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A NEW NORTHERN TRADE.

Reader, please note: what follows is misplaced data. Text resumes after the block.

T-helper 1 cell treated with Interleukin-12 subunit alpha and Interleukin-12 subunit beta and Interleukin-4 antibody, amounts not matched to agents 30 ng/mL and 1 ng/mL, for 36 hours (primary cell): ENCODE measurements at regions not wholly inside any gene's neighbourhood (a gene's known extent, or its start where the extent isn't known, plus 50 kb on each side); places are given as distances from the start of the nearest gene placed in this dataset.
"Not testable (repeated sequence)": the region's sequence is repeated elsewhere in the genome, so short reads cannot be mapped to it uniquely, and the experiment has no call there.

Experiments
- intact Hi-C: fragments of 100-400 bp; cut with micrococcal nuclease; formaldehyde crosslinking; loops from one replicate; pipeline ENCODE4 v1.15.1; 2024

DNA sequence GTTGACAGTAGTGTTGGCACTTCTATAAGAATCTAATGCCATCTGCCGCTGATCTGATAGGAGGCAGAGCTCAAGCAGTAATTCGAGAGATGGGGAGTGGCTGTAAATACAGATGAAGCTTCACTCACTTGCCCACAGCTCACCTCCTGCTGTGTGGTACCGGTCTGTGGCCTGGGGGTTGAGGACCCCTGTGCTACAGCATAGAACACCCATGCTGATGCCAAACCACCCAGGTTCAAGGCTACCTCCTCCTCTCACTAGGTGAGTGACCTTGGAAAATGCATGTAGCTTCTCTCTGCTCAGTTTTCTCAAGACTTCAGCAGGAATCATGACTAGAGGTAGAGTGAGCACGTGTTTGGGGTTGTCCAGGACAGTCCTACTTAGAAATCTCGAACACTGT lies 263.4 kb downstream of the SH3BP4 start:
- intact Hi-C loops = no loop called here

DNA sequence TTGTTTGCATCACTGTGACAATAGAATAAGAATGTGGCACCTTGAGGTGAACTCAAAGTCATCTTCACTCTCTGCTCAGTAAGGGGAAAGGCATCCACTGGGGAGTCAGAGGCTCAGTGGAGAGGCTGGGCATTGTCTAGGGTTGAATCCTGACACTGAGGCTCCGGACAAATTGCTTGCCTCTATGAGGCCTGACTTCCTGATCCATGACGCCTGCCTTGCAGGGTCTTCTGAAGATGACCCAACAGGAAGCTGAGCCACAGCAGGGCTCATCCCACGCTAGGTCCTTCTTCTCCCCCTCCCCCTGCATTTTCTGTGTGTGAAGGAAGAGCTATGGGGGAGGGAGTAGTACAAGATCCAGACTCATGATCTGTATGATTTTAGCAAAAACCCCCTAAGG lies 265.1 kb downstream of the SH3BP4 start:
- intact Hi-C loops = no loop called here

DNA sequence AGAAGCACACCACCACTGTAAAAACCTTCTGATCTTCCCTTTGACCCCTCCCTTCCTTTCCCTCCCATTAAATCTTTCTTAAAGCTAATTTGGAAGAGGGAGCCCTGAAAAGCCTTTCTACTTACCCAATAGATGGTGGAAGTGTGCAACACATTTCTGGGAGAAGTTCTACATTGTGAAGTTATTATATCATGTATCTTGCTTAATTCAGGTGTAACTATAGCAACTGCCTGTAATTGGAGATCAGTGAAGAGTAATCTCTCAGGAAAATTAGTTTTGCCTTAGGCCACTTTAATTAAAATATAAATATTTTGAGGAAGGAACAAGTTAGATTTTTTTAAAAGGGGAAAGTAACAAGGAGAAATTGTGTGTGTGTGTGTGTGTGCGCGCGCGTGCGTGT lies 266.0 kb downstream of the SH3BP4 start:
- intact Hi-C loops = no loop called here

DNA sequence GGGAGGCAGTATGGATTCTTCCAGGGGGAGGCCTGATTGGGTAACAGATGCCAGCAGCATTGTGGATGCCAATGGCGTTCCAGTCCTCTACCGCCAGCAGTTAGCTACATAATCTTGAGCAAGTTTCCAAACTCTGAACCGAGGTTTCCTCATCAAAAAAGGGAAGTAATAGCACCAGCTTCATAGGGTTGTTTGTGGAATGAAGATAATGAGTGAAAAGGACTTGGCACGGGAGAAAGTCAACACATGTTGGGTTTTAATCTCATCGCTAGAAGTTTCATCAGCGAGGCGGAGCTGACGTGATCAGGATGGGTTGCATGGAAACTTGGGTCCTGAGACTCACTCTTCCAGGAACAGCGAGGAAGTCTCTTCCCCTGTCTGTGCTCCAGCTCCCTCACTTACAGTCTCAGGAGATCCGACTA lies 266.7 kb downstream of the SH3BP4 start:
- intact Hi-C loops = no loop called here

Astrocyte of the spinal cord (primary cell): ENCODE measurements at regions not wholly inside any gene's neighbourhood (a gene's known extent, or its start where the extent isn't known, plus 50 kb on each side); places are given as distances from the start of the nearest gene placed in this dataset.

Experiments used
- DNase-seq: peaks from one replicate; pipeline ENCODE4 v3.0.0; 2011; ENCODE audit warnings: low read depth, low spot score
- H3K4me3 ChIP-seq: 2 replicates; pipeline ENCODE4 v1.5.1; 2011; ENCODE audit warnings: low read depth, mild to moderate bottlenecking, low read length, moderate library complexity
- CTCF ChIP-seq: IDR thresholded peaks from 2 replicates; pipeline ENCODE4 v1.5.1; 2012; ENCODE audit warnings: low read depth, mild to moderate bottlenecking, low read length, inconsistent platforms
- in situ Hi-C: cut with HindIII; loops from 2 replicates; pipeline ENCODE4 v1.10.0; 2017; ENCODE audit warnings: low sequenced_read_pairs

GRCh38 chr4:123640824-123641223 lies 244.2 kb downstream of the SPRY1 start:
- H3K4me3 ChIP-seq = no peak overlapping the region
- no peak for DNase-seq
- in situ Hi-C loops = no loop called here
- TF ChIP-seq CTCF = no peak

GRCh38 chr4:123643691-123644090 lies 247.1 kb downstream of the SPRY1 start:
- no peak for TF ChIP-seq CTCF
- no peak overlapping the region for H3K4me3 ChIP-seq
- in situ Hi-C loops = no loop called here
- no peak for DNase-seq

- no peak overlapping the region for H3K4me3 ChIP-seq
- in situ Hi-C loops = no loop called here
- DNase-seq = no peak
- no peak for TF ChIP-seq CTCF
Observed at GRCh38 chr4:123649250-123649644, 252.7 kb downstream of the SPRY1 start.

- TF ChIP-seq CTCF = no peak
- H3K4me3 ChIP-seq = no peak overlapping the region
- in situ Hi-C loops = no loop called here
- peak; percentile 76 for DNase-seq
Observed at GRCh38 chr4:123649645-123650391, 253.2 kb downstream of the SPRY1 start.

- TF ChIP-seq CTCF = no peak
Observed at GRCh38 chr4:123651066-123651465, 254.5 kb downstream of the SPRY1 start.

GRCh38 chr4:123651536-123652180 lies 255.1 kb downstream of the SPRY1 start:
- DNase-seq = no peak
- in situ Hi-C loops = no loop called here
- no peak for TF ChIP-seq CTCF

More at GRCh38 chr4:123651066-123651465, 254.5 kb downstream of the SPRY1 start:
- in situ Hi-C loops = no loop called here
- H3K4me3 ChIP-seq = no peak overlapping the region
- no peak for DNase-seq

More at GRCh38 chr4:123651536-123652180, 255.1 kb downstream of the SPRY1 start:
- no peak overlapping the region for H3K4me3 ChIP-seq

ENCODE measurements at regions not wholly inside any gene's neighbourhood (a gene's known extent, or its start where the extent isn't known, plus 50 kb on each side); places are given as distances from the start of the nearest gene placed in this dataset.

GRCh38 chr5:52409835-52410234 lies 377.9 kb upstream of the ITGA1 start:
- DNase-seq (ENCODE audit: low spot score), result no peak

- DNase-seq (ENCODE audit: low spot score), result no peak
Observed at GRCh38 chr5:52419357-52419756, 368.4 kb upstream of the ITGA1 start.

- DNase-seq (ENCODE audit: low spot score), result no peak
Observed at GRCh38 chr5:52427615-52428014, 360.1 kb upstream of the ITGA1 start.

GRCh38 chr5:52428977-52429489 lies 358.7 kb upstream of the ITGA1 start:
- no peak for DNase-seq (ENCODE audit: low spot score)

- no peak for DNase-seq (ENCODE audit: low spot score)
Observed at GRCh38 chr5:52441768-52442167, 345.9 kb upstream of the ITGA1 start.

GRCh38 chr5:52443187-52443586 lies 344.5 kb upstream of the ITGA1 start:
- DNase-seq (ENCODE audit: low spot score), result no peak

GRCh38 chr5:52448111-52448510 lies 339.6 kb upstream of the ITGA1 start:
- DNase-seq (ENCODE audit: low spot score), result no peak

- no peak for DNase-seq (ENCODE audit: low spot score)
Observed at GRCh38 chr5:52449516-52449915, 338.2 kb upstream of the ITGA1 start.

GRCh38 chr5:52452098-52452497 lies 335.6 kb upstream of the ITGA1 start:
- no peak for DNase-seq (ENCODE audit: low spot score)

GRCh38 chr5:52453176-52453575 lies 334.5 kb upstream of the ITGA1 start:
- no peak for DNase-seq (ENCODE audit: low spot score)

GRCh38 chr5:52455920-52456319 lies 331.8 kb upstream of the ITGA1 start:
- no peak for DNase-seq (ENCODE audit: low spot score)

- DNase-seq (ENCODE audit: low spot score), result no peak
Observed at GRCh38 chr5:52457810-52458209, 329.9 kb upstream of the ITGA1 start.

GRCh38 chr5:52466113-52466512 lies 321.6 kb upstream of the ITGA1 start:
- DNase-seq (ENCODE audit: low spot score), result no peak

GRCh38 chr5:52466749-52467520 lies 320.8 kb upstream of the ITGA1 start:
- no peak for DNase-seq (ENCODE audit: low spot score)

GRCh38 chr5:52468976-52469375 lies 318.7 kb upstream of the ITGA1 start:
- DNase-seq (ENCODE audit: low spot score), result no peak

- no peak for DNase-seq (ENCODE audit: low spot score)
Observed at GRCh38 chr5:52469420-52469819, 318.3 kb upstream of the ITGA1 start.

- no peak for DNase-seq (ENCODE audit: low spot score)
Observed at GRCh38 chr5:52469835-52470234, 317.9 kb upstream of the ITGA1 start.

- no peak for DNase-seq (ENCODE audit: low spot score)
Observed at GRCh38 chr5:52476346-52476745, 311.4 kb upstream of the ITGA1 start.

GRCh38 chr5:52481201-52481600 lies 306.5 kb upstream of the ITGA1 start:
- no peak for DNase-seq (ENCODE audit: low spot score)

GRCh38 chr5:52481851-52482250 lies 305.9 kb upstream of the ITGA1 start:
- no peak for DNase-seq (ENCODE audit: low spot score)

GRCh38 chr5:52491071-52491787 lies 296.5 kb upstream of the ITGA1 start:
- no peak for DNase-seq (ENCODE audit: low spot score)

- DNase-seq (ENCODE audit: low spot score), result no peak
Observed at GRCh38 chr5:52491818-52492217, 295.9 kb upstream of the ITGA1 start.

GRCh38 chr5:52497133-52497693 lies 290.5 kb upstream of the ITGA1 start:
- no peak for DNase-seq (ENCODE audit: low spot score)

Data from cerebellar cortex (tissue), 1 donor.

PIONEER TRIP OF S.S. CHELMSFORD. The 8,8. Chelmsford, Captain Charles Hopkins, which sailed from this port on Tuesday afternoon last, on her pioneer trip to open up a trade .in the sub ports between Whangarei Heads and Whangaruru —namely, Ngunguru, Tutukaka, Matepouri, Whananaki, Mimewhangata, Helena Bay, and Whangaruru — returned to, tins port this morning at one o'clock. Among those on board were Mr. Ranson, manager of the Northern Steamship Company, who went to raako the necessary arrangements at the various ports with the settlers, Captain H. F. Anderson (one of the directors) who desired to see the capabilities of the various ports, and the shelter afforded in working them. Among other passengers wore Mr. Johnston, manager of the Auckland Fibre Company, Mr. Ledinghara, who was visiting the Ngunguru coal mine, and the representatives of the Auckland daily journals. There wore also passengers for « several of the places visited, and cargo for all the ports. The inauguration of the hew service is the outcome of a petition from the settlers of the various districts to the Northern Steamship Company that they would initiate it, and promising hearty co-operation and support, It was the original intention of Mr. Hanson to have run on to Whangaruru, and worked the intermediate porta back southward to and including Ngunguru, bub on Tuesday night, or rather early on Wednesday morning, the Chelmsford encountered a heavy northerly gale, with rain, and as little or no progress could be made against it in the faco of its increasing force, Captain Hopkins deemed it best to stand in to Whangarei Heads, and run op to Marsden Point till it had blown itself out. This necessitated the whole arrangements being altered. On Wednesday at noon a fresh start was made, as the weather looked a little more hopeful, though still threatening, and there was a heavy northerly swell the result of the gale. The Chelmsford got into Tutakalca that night, and landed cargo at Mr. Hugh Ferguson's for himself and other settlers. Some passengers also landed here, on a visit to Mr. Ferguson. The Chelmsford found Mr. Feathorstone's steam-yacht Nautilus lying in one of the bays, the party on board having been enjoying themselves fishing. On Thursday morning Mr. Ferguson, after shipping some of his produce, came on board to act as pilot and render such service as was possible on the trip Northward, his local knowledge and experience proving very valuable and helpful. At Matepouri Bay, Mr. Woolley came off, and some goods were landed for him. Some cargo and several passengers' were landed at Whananaki, and Messrs. Johnson, J.P., and R. Hooper and other settlers came off to see Mr. Ranson. The next place visited was Mimewhangata (Mr. Greenaway's station), where the balance of his wool clip, and some hides and pigs, wore shipped. He reported the p.s. Te Aroha, for Hokianga (which took shelter, like the Chelmsford), as having passed Mimewhangata. At Helena Bay a lit&lo cargo, and an intending !-ettler, an ox - California!!, was landed. Mr. Miller, storekeeper, came off to the ship, and had a chat with Mr. Ranson. The steamer then proceeded on to Whanga rum, where she landed some cargo for Mr. Jones, storekeeper, who was a passenger from Auckland, at the hiad of the bay adjacent to the native settlement. Mr. Howland, a settler, came off al.o a largo number of the natives, while quiia a crowd of them were on the beach to* welcome the arrival of the steamer. Whangaruru is almost purely a native district, with two or three hundred natives resident in it, and a good native trado is done, Last season a largo qu-ntity of oysters were exported from here toSydney. The natives wished Captain Hopkins to make a little longer stay, but time forbade, and the Chelmsford, turning southward, ran up to the Gables, where fishing was indulged in till the tide made at Ngunguru Heads. Good sport was obtained, 147 schnapper being taken in half-an-hour. As soon as the tide admitted the steamer stood in to Ngunguru Heads at six p.m., where a boat's crew landed the two press representatives, as their only chance of seeing the Ngunguru coal mine (through the altered arrangements of the trip) was to walk round the beach, three and a-half milos, to the Ngu-» nguru hotel (Mr. Hart, proprietor), and pull seven miles up the river to the mine the same night, returning by Friday, noon, in order to be picked up by the Chelmsford, at Mr. Hart's again. The press representatives accomplished their self-imposed task successfully. They left the hotel of Mr. Hart, who rendered them every assistance in his power, at eleven o'clock for up river, getting a boat, with Dougald Campbell, son of Mr. Campbell, bush contractor, ae pilot, and reached the residence of the officials of the mine towards one o'clock in the morning, whore they were hospitably welcomed < and accommodated for the rest of the night. Early next morning, after breakfast, Mr. Tankard, a Victorian gentleman largely interested in the enterprise, and Mr. Armitage, the working mine manager, courteously showed them over the mine workings and tho tramway line, and at half-past nine they started down the river again against the flood, Mr. Armitago kindly giving the services of one of the men to aid in the pulling, Mr. Hart's being reached by noon. After landing tho press representatives inside Ngunguru Heads, the Chelmsford returned to Tutukaka for the night, and on Friday morning while waiting for the tide to cross the Ngunguru bar, those on board indulged off the Heads in schnapper fishing about a hundred being caught. To give variety to the sport Captain Hopkins steamed over to the Poor Knights, where some hapuka fishing took place in 60 fathoms. About 30 splendid fish, weighing lewt each, wore secured, when tho ushers ceased operations being weary of hauling them in, it taking two or three men to haul each fish to tho surface. Tho sport was very exciting, and much enjoyod by those engaged in it. Punctual to time the Chelmsford was seen steaming up the reach, and then winding round in the channol. Having discharged a quantity of goods into a barge for the mine, and stores for Mr. Hart, she took some produce on board and her passengers, and headed down the river to get over the bar on &he tide. Some further fishing was indulged in off Ngunguru Heads with successful results, and at four p.m., the Chelmsford finally headed for Auckland on her return trip, arriving as above, after a fine run down the coast, averaging nine knots.